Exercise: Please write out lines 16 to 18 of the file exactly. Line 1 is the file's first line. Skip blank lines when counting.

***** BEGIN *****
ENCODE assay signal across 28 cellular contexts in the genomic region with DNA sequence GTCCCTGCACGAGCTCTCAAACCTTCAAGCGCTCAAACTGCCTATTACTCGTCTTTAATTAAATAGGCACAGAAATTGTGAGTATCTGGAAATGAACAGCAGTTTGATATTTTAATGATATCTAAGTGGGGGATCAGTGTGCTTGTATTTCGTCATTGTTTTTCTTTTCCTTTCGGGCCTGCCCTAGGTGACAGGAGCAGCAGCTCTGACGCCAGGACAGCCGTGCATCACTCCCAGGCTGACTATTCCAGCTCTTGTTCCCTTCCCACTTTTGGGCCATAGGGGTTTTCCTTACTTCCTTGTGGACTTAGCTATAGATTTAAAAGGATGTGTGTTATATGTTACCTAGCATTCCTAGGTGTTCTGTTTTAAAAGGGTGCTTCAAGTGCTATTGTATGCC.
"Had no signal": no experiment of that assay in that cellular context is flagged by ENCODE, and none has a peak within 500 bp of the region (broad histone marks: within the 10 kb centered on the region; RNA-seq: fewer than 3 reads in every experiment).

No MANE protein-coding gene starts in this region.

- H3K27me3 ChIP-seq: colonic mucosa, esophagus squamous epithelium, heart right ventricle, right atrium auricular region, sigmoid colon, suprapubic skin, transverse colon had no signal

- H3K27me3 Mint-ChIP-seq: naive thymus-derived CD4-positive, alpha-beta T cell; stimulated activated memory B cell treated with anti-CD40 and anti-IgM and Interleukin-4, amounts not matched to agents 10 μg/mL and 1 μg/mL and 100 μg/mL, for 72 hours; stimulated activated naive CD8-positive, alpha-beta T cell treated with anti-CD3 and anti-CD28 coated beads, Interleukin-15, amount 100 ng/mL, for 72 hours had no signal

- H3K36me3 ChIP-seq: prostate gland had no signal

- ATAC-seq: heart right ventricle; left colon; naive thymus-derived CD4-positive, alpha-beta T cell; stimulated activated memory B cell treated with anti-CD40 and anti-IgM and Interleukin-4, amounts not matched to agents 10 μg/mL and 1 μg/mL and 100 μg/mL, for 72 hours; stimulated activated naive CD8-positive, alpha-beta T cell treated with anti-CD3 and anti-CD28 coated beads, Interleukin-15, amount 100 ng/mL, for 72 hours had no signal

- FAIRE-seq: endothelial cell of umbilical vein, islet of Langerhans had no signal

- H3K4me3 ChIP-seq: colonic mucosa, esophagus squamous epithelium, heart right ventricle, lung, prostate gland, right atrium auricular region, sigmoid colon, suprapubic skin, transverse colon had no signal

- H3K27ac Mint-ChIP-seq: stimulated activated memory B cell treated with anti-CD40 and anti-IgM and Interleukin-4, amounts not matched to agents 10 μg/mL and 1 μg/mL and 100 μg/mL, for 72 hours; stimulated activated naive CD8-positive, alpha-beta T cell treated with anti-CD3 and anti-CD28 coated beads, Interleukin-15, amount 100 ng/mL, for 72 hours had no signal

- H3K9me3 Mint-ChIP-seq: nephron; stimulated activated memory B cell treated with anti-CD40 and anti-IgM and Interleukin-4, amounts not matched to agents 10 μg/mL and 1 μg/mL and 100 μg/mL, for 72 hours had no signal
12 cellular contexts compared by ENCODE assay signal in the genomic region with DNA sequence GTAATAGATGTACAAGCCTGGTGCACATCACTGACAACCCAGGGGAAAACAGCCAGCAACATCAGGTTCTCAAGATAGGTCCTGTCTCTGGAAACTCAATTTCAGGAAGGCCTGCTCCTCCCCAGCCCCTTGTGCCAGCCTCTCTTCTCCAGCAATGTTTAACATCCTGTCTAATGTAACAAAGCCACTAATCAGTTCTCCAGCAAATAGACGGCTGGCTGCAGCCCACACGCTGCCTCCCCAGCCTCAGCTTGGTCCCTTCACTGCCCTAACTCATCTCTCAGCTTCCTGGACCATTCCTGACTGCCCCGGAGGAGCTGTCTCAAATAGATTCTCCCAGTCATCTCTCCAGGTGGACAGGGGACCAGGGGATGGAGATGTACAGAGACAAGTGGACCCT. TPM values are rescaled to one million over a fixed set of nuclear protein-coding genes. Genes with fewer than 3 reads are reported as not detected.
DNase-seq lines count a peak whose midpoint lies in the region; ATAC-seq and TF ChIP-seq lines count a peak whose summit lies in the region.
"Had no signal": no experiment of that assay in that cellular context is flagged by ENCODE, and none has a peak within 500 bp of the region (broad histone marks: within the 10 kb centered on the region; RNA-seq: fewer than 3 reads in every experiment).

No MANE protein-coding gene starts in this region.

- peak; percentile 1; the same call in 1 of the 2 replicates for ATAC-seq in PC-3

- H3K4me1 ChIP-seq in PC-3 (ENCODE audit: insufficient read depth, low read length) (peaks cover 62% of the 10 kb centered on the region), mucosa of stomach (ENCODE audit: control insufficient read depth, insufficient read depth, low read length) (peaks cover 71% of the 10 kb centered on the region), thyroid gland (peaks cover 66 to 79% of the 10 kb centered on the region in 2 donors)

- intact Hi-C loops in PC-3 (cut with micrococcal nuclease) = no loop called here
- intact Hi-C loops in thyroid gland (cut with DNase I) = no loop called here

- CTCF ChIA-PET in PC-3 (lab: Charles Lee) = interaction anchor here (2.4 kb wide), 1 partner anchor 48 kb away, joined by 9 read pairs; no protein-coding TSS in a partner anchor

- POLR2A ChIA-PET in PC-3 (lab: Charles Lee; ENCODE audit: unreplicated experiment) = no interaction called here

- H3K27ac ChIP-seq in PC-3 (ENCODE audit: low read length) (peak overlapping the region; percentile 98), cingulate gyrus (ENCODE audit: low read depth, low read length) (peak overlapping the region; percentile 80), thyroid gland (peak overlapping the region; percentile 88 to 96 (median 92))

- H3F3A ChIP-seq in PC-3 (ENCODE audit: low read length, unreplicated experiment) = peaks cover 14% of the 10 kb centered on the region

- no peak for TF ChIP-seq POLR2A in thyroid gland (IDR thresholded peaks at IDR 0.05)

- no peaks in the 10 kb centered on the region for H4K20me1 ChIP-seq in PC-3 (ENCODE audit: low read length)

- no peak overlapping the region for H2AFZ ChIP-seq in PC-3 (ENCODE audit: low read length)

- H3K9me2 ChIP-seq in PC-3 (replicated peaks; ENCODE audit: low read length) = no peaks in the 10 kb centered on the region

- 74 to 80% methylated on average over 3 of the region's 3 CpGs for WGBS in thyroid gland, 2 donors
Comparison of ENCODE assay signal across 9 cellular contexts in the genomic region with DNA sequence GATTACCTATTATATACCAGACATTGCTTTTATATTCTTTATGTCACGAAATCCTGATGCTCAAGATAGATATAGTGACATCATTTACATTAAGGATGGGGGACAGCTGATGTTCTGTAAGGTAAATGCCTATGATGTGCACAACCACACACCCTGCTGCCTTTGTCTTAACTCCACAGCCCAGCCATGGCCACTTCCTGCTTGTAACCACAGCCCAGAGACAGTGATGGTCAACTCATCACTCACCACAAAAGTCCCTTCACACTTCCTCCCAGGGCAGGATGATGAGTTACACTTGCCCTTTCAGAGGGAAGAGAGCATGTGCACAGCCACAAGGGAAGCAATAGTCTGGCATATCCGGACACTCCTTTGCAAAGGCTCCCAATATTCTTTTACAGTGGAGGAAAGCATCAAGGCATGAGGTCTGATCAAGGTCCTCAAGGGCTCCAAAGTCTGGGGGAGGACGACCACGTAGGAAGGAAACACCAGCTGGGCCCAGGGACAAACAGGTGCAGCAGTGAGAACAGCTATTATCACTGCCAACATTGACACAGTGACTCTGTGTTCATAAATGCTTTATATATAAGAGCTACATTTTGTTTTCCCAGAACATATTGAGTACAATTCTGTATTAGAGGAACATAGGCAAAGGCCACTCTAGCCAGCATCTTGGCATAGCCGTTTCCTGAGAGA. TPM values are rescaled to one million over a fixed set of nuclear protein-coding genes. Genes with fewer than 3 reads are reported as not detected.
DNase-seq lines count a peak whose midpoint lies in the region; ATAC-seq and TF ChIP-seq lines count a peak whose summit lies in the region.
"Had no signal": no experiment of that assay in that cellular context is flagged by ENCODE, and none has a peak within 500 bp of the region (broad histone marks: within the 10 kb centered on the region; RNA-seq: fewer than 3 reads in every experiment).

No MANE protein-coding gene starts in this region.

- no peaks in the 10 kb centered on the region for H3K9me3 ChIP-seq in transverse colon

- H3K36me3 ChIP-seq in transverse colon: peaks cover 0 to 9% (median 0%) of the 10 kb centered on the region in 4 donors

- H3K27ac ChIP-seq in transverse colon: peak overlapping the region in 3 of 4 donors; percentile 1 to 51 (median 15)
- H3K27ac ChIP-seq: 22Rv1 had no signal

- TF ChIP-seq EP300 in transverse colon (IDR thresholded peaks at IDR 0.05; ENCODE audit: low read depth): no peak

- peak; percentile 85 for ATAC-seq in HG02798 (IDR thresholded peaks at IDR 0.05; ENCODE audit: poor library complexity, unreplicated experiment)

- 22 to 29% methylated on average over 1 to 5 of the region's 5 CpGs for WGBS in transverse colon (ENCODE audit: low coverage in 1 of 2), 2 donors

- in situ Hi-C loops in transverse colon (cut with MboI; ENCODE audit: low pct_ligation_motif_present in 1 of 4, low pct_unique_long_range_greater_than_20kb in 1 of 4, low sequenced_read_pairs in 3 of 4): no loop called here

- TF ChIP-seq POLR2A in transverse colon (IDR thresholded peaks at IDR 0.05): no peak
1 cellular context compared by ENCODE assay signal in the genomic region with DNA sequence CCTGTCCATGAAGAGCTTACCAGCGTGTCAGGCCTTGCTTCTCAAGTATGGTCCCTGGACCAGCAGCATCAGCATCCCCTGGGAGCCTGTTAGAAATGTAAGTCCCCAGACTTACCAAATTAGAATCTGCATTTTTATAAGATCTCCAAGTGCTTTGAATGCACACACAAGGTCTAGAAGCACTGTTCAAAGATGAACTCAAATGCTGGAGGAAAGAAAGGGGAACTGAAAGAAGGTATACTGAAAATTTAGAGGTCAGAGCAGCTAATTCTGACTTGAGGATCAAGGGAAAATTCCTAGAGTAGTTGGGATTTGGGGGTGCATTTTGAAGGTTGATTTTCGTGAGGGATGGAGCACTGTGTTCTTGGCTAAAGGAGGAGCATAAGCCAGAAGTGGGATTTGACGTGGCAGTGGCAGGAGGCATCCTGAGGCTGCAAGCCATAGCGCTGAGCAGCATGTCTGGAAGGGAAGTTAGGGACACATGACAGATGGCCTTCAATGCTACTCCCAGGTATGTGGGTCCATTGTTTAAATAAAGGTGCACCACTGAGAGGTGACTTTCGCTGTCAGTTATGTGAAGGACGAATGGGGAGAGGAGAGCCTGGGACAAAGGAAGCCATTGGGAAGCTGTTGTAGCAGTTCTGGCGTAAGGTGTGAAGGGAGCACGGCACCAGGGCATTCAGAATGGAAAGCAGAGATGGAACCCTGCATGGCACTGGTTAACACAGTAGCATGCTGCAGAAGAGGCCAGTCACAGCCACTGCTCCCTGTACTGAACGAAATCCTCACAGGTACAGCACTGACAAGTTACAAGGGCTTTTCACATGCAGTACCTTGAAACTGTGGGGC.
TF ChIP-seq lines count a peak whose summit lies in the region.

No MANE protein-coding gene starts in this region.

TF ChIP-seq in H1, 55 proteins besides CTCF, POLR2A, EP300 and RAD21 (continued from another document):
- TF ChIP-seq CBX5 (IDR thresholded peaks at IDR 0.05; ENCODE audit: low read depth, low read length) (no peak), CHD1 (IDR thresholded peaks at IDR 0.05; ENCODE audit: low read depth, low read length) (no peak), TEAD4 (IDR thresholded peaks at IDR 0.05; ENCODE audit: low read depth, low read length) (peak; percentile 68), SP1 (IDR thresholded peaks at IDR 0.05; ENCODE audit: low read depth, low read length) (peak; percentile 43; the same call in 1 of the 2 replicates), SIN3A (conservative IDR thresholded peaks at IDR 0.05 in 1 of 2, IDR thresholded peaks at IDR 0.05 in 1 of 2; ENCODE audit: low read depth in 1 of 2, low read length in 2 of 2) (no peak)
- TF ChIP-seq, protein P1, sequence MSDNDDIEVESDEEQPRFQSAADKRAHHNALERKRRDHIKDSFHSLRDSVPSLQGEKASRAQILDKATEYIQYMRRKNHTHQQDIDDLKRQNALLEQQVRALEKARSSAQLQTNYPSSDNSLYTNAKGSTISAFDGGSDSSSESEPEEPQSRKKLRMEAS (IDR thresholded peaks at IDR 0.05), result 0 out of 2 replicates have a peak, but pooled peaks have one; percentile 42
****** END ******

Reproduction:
- peak; percentile 1; the same call in 1 of the 2 replicates for ATAC-seq in PC-3

- H3K4me1 ChIP-seq in PC-3 (ENCODE audit: insufficient read depth, low read length) (peaks cover 62% of the 10 kb centered on the region), mucosa of stomach (ENCODE audit: control insufficient read depth, insufficient read depth, low read length) (peaks cover 71% of the 10 kb centered on the region), thyroid gland (peaks cover 66 to 79% of the 10 kb centered on the region in 2 donors)

- intact Hi-C loops in PC-3 (cut with micrococcal nuclease) = no loop called here